In March I had the pleasure of working with a professional investigator in France. I expected this person to be somewhat hardened after seeing horrible things for the past 15 years. He works in countries where animal welfare is much less developed, such as Africa, Asia and the Middle East. He has investigated animal smuggling, poaching and massive ritual slaughterhouses. Unlike me, he is not allowed to speak- he just observes and films. This protects his identity and allows him to do his job professionally- that is, to GET the difficult footage so that organizations can take action afterwards. I have the advantage, as an animal welfare inspector, to say my opinion most of the time, attempt to get help or first aid for the animals, and call the police. Because I am there with the animals, and my priority is not always to get the footage. But sometimes footage is our only “weapon” to defend the animals. Thus, people like this person are critical. And people like this person keep a lot of horrible memories bottled up and thus suffer themselves…
I asked him what was one of the worst jobs he ever had to do, and he told me it was in Egypt, inspecting the slaughterhouses and the slaughter festivals there. Bassatin, for example is a huge slaughterhouse located in Cairo. It consists of numerous large buildings without any installations inside. Men run around chasing and screaming at the cattle and sheep and camels. Each man carries a large knife and uses it to stab the animals in their eyes (to make them blind and to manipulate their heads), their tendons (to make them fall down, rendering them totally helpless) and their tails (to cause pain and immobilization). Animals’ Australia managed to get this footage on Australian television and as a result the Australian Minister of Agriculture placed a temporary ban on the export of live cattle to Egypt (which is phenomenal). But unfortunately Egyptian slaughterhouses like Bassatin continue to kill animals, just not Australian ones. I read on the Egyptian Tourism Site that the tourist industry is its second most important source of foreign currencies…thus we thought that this action could have a small impact. It takes just a minute to print these 2 letters out and to sign your name on them, and less than a Euro or dollar to mail away. Please take the time to do this, even if our impact is miniscule, it is worth the try.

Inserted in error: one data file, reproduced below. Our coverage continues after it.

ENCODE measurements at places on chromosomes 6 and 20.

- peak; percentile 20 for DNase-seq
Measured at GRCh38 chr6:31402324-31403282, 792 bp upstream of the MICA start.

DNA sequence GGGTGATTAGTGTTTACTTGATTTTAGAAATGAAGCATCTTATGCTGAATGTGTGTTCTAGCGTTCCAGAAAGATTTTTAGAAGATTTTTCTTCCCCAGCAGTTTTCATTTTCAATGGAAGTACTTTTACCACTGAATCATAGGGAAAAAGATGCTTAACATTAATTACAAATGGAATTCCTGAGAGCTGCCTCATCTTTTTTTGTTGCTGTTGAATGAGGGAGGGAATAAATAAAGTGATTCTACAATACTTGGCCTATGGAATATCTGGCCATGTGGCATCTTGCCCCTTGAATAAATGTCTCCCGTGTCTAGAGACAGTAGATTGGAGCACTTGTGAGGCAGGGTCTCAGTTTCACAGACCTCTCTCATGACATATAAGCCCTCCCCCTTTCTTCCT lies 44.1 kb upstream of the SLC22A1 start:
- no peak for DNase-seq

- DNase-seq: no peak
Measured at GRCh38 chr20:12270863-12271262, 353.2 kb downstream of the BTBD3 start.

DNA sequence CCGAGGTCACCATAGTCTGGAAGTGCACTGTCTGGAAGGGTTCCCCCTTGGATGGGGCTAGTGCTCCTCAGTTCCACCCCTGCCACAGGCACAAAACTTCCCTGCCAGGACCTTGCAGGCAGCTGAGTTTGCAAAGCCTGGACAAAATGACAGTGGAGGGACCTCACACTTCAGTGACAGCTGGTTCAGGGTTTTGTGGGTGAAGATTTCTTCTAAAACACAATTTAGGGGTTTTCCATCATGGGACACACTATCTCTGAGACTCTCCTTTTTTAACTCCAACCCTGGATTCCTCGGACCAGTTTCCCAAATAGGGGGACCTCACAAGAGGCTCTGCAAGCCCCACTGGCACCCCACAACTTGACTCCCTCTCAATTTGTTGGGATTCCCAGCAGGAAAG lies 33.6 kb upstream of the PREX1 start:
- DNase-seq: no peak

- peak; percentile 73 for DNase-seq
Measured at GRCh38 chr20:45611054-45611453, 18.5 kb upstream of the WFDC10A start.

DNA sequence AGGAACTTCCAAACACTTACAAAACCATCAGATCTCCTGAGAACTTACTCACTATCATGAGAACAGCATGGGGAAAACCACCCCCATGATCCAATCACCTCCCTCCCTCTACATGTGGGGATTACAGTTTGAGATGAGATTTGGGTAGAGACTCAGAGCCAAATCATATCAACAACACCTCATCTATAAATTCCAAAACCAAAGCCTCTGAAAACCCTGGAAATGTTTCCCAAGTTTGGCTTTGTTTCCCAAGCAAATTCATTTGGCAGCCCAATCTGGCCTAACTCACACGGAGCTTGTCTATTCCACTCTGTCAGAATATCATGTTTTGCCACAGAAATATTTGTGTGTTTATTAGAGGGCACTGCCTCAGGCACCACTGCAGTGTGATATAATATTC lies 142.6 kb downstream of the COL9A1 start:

There are two letters, one is addressed to the Minister of Tourism, and one to the President.
If you are feeling very motivated you can also go on this site:
and paste in this letter there. It is a site where tourists can express their complaints regarding Egypt.
Feel free to pass this on to your friends to also encourage them to take this action.
Thanks and greetings from Cologne,